It seemed like déjà vu when the murder victims of Michael Madison were discovered. The search began due to a complaint about a foul odor. Upon investigation, the decomposing body of an 18 year old woman was found in a garage. The search continued and the remains of two other women were found in the neighborhood, one in a lot and one in a basement. These victims were 28 and 38 years old.
Madison, a registered sex offender and alleged drug dealer, was arrested and originally charged with three counts of aggravated murder. His bail set at six million dollars.
By the time he went to trial, the charges were multiplied including several counts of aggravated murder, kidnapping, gross abuse of a corpse, rape, and weapons possession. To these charges, a not guilty plea was entered.
The murder trial began with prosecution describing the deaths of the victims, how they were mutilated and stored in trash bags. The defense took on the stance that Madison led a tormented life beginning with abuse as a child and a drug induced lifetime riddled with fits of rage.
The medical examiner determined that two of the women were strangled, while the cause of death of the other victim was stated to be "homicidal violence by unspecified means".
The defense did not deny that the defendant committed the crimes. It seemed more like they were focused on avoiding a death sentence in this capital case by presenting mitigating circumstances and attempting to discount that the murders were premeditated rather then proving Madison not guilty.
In interrogations, which the jury heard, Madison admitted to murder and seemed to have trouble remembering where he put the bodies. Testimonies in the Madison's murder trial revealed that Madison was known as a dealer of marijuana and that he hated women. Evidently he had a cumbersome relationship with his own mother and the mother of his children.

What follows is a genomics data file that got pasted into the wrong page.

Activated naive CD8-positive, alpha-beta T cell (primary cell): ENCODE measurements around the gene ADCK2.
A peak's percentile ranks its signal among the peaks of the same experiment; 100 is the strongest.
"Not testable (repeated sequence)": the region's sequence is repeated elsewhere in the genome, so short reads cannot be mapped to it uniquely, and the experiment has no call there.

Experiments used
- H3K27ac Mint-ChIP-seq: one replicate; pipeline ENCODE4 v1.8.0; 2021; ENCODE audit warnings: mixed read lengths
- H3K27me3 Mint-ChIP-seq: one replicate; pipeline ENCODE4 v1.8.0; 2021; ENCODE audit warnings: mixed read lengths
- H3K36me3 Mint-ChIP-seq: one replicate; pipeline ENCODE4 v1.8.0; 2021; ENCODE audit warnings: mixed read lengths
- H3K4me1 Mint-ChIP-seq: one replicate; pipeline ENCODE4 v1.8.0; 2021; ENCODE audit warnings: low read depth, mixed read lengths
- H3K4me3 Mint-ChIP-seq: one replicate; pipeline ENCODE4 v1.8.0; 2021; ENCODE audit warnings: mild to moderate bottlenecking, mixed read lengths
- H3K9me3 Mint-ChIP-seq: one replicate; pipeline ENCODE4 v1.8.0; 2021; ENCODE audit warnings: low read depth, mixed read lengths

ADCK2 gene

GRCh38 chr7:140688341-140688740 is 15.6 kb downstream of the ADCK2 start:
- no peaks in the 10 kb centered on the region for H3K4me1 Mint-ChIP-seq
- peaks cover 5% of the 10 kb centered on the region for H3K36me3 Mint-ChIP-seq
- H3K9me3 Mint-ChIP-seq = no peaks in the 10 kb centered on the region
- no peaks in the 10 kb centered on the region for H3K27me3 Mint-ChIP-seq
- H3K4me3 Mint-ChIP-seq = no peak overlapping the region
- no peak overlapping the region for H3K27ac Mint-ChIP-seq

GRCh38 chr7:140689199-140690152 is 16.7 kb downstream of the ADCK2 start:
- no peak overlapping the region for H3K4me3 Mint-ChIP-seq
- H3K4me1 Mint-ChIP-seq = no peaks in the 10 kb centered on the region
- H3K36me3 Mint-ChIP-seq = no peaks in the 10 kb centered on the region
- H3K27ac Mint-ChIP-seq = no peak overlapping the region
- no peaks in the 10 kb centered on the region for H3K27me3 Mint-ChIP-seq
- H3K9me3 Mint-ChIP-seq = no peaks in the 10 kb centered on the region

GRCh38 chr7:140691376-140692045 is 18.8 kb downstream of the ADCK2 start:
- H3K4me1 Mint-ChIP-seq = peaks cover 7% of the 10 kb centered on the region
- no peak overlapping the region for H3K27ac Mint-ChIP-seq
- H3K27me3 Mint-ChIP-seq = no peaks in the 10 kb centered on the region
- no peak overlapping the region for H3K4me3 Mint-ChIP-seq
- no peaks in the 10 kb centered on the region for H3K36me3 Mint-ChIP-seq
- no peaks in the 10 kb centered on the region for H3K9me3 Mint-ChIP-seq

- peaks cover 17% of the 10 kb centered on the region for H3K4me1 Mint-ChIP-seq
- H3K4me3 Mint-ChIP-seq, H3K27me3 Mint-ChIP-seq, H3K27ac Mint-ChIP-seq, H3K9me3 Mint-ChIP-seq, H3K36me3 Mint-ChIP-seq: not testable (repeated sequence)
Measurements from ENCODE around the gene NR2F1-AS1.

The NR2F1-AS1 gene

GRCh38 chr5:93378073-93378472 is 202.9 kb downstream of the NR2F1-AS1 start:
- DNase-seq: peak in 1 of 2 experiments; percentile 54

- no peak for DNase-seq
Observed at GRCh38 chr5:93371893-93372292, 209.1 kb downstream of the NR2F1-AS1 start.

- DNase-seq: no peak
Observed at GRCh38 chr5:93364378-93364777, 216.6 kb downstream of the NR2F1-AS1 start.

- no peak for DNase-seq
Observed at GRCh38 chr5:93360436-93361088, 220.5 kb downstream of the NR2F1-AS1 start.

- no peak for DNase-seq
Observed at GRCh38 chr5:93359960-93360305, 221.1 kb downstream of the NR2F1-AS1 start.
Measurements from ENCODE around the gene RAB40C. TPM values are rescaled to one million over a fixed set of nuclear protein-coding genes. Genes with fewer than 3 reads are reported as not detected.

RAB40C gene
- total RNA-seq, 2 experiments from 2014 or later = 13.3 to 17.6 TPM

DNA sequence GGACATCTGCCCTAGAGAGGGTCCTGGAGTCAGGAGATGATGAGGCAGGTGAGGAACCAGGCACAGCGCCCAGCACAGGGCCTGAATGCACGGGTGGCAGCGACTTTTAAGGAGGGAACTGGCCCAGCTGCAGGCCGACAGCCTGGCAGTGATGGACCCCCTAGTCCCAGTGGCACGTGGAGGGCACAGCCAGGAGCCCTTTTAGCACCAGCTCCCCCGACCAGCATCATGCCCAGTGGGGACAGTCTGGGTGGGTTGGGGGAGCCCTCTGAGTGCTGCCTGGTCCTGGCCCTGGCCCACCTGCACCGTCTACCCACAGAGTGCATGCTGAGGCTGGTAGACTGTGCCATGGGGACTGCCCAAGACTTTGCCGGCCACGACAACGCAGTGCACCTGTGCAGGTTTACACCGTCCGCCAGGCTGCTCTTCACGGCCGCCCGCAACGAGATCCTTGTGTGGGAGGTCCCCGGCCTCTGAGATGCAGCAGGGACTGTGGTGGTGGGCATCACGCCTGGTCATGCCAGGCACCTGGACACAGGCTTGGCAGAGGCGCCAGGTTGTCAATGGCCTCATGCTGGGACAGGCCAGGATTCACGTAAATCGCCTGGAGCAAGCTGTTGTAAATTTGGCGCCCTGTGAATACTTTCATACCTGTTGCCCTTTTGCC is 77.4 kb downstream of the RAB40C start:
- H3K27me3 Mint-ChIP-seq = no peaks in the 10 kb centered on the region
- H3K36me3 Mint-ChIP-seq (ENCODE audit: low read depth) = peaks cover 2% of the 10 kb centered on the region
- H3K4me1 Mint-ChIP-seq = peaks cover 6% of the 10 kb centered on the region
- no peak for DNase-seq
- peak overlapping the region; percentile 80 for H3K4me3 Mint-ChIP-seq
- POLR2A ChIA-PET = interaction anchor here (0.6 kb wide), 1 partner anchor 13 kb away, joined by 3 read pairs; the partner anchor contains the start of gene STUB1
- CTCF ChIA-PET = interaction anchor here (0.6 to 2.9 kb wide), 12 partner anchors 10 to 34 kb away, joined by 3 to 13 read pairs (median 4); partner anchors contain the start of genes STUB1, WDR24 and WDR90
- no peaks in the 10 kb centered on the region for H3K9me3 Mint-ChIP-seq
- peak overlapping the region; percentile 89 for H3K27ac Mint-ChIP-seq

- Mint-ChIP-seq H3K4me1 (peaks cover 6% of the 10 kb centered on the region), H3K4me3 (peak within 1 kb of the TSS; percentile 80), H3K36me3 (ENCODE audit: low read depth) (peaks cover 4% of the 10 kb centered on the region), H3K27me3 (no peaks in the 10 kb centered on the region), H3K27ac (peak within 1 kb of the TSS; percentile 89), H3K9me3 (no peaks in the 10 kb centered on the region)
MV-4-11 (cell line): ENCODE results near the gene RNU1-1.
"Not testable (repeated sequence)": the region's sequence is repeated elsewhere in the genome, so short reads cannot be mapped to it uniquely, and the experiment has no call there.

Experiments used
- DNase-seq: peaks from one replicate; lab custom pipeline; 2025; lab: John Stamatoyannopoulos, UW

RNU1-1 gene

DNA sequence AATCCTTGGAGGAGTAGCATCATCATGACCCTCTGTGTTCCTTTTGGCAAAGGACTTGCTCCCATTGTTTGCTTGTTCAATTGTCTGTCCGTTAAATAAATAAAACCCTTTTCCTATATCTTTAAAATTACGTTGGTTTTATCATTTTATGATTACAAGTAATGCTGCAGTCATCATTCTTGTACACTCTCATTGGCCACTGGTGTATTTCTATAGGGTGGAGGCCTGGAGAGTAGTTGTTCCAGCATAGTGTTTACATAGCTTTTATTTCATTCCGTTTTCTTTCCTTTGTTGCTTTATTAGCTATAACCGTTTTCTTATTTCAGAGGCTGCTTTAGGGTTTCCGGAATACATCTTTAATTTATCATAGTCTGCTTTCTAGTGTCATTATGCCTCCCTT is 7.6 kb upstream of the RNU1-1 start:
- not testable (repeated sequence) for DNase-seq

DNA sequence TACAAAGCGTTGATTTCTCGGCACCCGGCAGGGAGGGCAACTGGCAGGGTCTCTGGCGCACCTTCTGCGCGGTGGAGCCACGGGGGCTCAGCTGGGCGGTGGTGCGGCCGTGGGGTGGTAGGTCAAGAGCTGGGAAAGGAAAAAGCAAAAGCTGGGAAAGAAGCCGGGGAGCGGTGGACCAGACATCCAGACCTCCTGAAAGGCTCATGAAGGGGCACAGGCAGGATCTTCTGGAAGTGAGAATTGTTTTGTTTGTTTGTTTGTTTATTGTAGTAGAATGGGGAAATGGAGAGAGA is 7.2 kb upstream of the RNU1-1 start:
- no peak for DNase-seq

When all was said and done, the jury returned a guilty
verdict. Mitigating circumstances were
presented by defense in an attempt to avoid the death penalty. After deliberation, the jury recommended the
death penalty. He was sentenced to
Due to statements made by people who knew Madison, it is assumed that his crimes were inspired by his fascination with Anthony Sowell. Sowell is known as the Cleveland Strangler. The remains of eleven women were found in and around his home.
Sowell was arrested approximately four years before Madison's arrest. He was convicted of the murders and sentenced
to death, despite the attempt to plea not guilty by reason of insanity. At the time that Madison's murders came to light, Sowell was serving time on
death row in the state of Ohio.